By Jonathan Gold
I do love a romp through the collected online bounty of sports punditry that accumulates – like that weird scaly stuff in the shower – with mechanistic regularity. There’s plangent mockery, high-flown rhetoric, and the occasional genuinely insightful analysis to be had. (The latter is mostly at Zonal Marking, from some of the Guardian’s guys, and, of course, on this illustrious site.)
Of course, there’s also woefully dumb crap like this, in which Peter Staunton says it’s somehow a bad thing that moneyed powerhouses like Bayern are occasionally undone by less-wealthy competitors, pointing to Dortmund’s struggles in the Europa League as evidence of the terrible damage that can be done when the likes of Mainz and Hannover get ideas above their station.
This is, as I’ve said, crap. Staunton’s idea is that, by gearing themselves solely to take on heavyweight domestic sides like Bayern and Schalke, teams like Dortmund, Mainz, and Hannover are essentially one-dimensional and unable to compete with serious European heavyweights like Barcelona and Chelsea. News flash – NO Bundesliga teams can stack up to the big-time powerhouses right now, period. I for one would much rather see exciting teams like BvB go out there and take a swing at Real Madrid than watch “perennial Bundesliga powerhouse Bayern Munich and thank God they’re there because they’re the only German team the commentators know anything about” crap out in the first knockout round.
And it’s not like Bayern is breathing down anybody’s neck right now, either. They barely hung onto a draw with Wolfsburg last weekend, who are just four points clear of the drop, and international ZOMG superstar Franck Ribery (France’s Rooney) got hurt again and will have yet another spell of not producing the brilliance he only really displayed briefly beforehand.
It seems deeply myopic to suggest that the Bundesliga’s reputation will somehow suffer because of the influx of less prominent teams having success. As Bundesliga watchers will know all too well, meaningful things like Champions League places get reassigned at a glacial pace. How can you carp that the league is eating itself alive when the games are so good and the competition – from a long-term standpoint, at any rate – is so fierce? Most of the domestic leagues in Europe would kill for the kind of problems the Bundesliga has.
A couple of Bundesliga notes:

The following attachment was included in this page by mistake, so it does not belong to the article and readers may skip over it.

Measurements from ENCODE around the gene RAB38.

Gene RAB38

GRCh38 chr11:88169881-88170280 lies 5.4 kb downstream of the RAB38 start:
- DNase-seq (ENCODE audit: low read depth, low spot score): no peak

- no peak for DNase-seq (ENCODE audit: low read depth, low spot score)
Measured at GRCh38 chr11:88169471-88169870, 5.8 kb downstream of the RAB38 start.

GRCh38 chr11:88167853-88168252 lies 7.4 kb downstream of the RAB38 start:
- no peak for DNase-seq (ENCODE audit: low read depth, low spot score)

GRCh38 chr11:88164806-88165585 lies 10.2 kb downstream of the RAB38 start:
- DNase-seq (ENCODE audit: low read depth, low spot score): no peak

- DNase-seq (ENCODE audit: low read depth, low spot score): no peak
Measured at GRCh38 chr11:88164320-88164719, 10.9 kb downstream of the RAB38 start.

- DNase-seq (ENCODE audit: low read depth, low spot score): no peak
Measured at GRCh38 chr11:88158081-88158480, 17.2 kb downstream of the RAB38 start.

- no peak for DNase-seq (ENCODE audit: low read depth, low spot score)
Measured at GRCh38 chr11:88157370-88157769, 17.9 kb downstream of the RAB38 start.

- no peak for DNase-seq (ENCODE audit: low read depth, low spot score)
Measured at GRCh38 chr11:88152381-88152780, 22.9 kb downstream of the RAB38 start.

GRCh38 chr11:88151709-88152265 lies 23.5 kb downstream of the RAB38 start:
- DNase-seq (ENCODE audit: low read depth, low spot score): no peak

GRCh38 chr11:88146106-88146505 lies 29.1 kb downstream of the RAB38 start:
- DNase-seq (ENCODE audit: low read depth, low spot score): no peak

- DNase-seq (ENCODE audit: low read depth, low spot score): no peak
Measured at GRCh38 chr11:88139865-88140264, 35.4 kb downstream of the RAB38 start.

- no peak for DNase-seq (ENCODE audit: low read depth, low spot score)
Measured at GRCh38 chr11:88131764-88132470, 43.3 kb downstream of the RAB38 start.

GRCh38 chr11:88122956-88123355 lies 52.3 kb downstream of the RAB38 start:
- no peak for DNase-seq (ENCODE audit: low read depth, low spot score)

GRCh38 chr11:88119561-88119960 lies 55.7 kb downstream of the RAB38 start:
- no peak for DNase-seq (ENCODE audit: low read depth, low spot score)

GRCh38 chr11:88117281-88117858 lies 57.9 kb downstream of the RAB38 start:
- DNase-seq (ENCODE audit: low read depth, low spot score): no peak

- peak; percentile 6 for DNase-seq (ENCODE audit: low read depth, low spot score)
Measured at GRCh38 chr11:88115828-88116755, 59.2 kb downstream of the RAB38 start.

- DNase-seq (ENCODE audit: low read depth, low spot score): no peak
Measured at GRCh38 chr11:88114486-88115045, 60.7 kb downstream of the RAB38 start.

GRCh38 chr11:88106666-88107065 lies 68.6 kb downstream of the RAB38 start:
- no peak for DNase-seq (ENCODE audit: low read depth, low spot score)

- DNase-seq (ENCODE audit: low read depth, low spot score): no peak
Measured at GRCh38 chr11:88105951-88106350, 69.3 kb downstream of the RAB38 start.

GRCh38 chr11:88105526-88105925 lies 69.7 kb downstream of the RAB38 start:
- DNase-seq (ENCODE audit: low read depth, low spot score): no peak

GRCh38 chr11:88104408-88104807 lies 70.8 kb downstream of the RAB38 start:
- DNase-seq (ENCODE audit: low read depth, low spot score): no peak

* Papiss Cisse was tremendous against a St. Pauli side that overwhelmed most of his Freiburg teammates. He bagged a brace and was the best player on the field by a considerable margin, despite, no joke, missing a damn penalty. I’d have to say St. Pauli were a bit unlucky, given that they’ve got the worst goalscoring record in the league. There are some weird goal differential outliers in the Bundesliga this year, like Hannover sitting in second place ahead of Mainz despite having a mark of +1 compared to Mainz’s +10, and Stuttgart sitting second from bottom despite being at just -2. Or maybe it’s just me.
* No Shinji Kagawa? No problem. League leaders Dortmund flogged Bayer Leverkusen senseless, scoring three times in an incendiary ten-minute spell early in the second half. Kevin Grosskreutz scored twice – both were, as they say, right out of the top drawer so I will hereafter call them socks because that’s what’s in my top drawer – and then teed up teenager (teenager!) Mario Goetze, who put Leverkusen away with a cool finish. It’s not even a question anymore – barring a truly epochal collapse, one to make the record books and even get American sports fans interested – Borussia Dortmund are going to win the league by about six hundred thousand miles.
* Stuttgart got a much-needed and somewhat fortunate win against Mainz, whose slide continues after beginning the season on a wild hot streak.
* Ruud Van Nistelrooy scored a totally legitimate goal to rob Schalke of all three points. Hey, stop sniping at him, he’s not that kind of player.
Jonathan Gold is a guest writer for The Soccer Guys.